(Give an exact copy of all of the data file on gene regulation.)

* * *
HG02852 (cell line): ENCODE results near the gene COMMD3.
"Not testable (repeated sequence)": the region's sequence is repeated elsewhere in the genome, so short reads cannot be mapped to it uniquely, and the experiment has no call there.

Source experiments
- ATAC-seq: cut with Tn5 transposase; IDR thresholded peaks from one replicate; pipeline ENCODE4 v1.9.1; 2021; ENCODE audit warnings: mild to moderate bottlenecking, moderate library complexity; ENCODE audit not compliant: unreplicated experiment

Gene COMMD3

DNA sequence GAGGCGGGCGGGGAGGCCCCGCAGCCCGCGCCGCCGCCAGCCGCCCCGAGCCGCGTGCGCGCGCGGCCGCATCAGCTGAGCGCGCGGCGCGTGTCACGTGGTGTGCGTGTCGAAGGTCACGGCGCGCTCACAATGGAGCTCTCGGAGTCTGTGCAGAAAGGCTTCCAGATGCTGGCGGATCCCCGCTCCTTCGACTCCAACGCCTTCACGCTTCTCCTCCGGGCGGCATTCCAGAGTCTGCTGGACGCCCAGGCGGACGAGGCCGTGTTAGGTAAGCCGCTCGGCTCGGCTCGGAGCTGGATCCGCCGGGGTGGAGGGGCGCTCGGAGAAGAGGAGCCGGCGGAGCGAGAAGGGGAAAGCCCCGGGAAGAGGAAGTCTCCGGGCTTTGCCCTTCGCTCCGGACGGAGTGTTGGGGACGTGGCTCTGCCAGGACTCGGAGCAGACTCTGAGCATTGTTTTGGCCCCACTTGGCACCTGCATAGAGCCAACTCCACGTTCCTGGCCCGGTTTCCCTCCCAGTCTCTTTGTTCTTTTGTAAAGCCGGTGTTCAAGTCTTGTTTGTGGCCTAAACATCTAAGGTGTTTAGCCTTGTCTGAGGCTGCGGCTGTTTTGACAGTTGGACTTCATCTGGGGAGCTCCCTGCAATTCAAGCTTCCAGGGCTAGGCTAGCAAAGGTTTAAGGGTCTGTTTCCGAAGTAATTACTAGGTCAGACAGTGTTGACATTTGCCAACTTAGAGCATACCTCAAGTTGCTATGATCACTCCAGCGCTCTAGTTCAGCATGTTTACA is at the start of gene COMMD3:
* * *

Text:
HG02852 (cell line): ENCODE results near the gene COMMD3.
"Not testable (repeated sequence)": the region's sequence is repeated elsewhere in the genome, so short reads cannot be mapped to it uniquely, and the experiment has no call there.

Source experiments
- ATAC-seq: cut with Tn5 transposase; IDR thresholded peaks from one replicate; pipeline ENCODE4 v1.9.1; 2021; ENCODE audit warnings: mild to moderate bottlenecking, moderate library complexity; ENCODE audit not compliant: unreplicated experiment

Gene COMMD3

DNA sequence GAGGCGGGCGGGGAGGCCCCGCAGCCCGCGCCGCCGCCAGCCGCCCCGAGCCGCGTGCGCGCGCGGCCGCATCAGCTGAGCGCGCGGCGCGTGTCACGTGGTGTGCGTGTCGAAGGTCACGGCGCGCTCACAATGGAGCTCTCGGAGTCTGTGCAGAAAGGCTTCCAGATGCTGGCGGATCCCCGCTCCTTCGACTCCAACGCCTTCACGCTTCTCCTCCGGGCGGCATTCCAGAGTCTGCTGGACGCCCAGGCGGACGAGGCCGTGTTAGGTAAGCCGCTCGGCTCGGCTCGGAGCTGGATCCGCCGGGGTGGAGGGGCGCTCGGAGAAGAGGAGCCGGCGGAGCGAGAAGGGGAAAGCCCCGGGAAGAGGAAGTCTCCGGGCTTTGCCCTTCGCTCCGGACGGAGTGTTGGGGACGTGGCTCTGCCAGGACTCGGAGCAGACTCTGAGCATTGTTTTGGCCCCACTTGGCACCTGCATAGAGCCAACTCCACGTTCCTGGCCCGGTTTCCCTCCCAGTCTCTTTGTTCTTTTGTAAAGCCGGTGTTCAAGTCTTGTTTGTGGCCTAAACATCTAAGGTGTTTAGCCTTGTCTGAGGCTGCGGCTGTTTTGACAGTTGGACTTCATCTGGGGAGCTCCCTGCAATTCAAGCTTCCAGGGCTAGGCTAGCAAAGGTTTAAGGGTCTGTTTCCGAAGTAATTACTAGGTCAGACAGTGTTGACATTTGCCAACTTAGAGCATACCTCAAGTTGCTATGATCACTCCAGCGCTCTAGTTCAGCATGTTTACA is at the start of gene COMMD3: